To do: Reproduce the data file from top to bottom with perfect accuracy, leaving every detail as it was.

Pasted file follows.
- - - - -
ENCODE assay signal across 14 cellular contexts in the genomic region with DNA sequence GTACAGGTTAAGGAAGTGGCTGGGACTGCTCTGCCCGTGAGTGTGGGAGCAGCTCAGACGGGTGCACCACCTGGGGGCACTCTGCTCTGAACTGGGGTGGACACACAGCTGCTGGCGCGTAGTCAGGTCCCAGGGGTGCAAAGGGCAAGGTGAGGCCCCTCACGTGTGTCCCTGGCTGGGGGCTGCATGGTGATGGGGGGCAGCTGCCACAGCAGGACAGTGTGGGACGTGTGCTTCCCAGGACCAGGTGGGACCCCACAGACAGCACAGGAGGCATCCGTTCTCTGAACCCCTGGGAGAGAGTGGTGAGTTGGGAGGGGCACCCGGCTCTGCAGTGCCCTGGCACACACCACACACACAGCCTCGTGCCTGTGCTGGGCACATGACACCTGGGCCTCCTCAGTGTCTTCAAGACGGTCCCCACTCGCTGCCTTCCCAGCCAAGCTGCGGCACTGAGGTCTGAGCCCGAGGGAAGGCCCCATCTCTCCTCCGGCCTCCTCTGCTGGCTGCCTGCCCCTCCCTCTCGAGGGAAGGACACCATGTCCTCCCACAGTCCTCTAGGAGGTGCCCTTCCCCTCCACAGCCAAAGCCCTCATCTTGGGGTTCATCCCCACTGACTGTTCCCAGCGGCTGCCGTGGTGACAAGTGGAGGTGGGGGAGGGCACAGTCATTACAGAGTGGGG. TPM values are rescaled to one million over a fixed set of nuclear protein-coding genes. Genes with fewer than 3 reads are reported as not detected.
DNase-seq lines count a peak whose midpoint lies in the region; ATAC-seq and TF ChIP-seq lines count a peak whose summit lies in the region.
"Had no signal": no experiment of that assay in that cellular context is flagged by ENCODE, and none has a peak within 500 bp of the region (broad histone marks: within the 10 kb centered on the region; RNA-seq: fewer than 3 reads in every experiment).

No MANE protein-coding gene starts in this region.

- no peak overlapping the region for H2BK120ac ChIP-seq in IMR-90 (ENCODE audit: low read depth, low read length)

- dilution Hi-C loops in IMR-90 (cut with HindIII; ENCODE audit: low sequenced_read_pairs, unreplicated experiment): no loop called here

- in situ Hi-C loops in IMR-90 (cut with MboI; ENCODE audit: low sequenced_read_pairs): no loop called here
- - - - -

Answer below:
ENCODE assay signal across 14 cellular contexts in the genomic region with DNA sequence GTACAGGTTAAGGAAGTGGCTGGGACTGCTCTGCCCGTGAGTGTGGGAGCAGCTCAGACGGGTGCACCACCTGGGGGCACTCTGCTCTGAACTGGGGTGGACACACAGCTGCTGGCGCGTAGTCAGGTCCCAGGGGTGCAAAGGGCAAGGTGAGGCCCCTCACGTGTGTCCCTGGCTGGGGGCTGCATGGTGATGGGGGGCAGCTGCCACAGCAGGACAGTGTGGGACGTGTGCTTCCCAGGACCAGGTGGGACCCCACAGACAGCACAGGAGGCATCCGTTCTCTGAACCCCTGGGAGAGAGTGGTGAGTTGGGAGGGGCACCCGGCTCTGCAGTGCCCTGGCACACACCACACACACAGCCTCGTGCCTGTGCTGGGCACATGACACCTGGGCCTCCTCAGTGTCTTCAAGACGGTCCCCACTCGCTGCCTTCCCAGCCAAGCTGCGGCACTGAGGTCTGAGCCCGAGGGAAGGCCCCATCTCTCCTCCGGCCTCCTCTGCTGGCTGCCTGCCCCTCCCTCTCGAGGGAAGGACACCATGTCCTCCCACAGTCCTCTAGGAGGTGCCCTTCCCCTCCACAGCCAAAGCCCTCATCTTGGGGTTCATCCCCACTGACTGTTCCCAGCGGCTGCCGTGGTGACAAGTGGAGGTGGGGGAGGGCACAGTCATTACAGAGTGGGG. TPM values are rescaled to one million over a fixed set of nuclear protein-coding genes. Genes with fewer than 3 reads are reported as not detected.
DNase-seq lines count a peak whose midpoint lies in the region; ATAC-seq and TF ChIP-seq lines count a peak whose summit lies in the region.
"Had no signal": no experiment of that assay in that cellular context is flagged by ENCODE, and none has a peak within 500 bp of the region (broad histone marks: within the 10 kb centered on the region; RNA-seq: fewer than 3 reads in every experiment).

No MANE protein-coding gene starts in this region.

- no peak overlapping the region for H2BK120ac ChIP-seq in IMR-90 (ENCODE audit: low read depth, low read length)

- dilution Hi-C loops in IMR-90 (cut with HindIII; ENCODE audit: low sequenced_read_pairs, unreplicated experiment): no loop called here

- in situ Hi-C loops in IMR-90 (cut with MboI; ENCODE audit: low sequenced_read_pairs): no loop called here